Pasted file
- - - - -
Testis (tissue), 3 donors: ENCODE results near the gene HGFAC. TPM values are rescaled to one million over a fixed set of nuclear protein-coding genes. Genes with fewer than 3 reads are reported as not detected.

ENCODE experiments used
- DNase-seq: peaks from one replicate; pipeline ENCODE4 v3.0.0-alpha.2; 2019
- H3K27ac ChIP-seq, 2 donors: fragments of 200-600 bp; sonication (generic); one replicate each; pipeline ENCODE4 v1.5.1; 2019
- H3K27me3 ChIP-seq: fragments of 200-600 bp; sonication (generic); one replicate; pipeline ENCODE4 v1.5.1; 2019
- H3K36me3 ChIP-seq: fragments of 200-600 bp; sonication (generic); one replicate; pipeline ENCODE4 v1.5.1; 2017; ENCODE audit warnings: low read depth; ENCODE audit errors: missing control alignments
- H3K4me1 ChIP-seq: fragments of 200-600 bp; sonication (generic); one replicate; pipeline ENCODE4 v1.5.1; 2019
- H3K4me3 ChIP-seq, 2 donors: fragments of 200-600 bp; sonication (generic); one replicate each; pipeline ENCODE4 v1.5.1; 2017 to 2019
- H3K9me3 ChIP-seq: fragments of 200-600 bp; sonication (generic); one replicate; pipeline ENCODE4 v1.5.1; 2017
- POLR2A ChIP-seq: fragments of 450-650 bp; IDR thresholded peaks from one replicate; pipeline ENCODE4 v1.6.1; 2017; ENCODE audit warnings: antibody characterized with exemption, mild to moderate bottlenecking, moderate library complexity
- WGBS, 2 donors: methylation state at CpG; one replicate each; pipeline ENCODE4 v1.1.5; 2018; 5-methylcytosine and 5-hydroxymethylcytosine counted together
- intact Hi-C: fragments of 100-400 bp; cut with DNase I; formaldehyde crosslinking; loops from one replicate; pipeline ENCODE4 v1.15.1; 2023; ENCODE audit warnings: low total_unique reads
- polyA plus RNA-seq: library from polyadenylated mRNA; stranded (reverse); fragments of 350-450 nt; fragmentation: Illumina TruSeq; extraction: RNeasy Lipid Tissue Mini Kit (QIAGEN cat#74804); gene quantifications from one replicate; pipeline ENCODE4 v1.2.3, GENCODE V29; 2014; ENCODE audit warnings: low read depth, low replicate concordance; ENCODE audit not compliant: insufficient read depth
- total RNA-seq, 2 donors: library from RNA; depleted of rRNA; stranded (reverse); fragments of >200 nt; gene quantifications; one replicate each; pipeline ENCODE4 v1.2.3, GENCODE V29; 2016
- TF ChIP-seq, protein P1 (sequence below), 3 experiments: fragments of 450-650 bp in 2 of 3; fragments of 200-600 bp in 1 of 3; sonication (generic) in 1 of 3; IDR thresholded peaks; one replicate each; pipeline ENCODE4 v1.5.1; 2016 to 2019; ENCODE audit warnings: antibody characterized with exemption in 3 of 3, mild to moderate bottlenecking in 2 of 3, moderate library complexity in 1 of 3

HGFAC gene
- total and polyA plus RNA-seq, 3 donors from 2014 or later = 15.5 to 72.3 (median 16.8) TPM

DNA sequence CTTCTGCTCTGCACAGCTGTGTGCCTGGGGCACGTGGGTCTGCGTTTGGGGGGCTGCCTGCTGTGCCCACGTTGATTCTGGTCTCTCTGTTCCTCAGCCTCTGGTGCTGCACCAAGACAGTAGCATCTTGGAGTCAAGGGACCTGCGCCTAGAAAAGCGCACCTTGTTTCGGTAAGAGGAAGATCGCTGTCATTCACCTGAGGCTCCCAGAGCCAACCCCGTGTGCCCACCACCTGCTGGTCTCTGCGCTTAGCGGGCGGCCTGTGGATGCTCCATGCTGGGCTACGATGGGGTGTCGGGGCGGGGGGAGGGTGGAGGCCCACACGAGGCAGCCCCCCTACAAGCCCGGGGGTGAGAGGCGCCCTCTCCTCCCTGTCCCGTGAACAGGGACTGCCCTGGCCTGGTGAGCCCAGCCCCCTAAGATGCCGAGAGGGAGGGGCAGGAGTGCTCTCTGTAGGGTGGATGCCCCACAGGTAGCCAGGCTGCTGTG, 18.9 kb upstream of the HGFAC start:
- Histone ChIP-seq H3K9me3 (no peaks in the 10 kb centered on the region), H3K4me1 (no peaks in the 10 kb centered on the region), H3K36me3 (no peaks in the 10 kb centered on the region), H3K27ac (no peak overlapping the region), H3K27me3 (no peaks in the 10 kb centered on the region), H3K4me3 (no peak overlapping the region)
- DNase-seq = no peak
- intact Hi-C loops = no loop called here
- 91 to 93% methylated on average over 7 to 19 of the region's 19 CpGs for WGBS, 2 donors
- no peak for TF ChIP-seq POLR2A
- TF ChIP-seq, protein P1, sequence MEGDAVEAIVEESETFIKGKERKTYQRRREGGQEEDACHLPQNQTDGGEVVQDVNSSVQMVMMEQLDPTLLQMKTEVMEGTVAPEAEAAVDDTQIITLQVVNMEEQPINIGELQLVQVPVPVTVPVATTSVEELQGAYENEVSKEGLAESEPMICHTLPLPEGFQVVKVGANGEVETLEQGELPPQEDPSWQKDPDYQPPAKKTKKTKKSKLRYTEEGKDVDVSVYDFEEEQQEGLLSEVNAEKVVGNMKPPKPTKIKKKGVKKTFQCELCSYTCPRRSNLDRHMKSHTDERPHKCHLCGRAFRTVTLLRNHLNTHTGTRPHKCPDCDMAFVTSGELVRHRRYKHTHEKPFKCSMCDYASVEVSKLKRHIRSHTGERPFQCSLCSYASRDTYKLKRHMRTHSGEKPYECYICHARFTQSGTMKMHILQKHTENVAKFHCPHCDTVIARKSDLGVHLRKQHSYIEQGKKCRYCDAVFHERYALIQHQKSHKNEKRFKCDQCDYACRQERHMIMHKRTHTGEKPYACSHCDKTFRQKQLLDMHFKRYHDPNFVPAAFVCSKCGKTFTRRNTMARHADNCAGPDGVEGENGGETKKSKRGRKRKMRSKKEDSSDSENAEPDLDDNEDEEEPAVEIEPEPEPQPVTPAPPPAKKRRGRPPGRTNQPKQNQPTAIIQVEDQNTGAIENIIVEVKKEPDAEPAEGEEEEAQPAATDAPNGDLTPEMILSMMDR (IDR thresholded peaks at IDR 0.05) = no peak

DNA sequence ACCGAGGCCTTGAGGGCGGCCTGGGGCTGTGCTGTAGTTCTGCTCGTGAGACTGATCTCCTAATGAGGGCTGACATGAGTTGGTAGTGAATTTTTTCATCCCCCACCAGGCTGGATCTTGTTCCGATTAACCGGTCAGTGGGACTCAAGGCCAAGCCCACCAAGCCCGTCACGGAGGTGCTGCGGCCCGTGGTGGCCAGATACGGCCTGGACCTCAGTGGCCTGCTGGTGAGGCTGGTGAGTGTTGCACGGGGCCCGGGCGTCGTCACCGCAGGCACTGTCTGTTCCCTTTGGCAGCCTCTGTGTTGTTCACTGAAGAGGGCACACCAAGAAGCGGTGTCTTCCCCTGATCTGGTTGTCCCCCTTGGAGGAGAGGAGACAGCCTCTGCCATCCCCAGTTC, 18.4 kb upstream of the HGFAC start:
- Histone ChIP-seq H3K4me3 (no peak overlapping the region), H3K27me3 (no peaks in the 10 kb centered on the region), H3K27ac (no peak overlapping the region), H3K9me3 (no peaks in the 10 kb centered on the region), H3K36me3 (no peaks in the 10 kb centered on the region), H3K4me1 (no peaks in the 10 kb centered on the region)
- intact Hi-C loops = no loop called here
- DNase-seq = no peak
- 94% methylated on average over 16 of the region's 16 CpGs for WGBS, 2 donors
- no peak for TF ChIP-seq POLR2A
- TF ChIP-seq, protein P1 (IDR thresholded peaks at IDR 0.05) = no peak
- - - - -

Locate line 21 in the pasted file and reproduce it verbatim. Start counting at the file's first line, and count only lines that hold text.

- intact Hi-C loops = no loop called here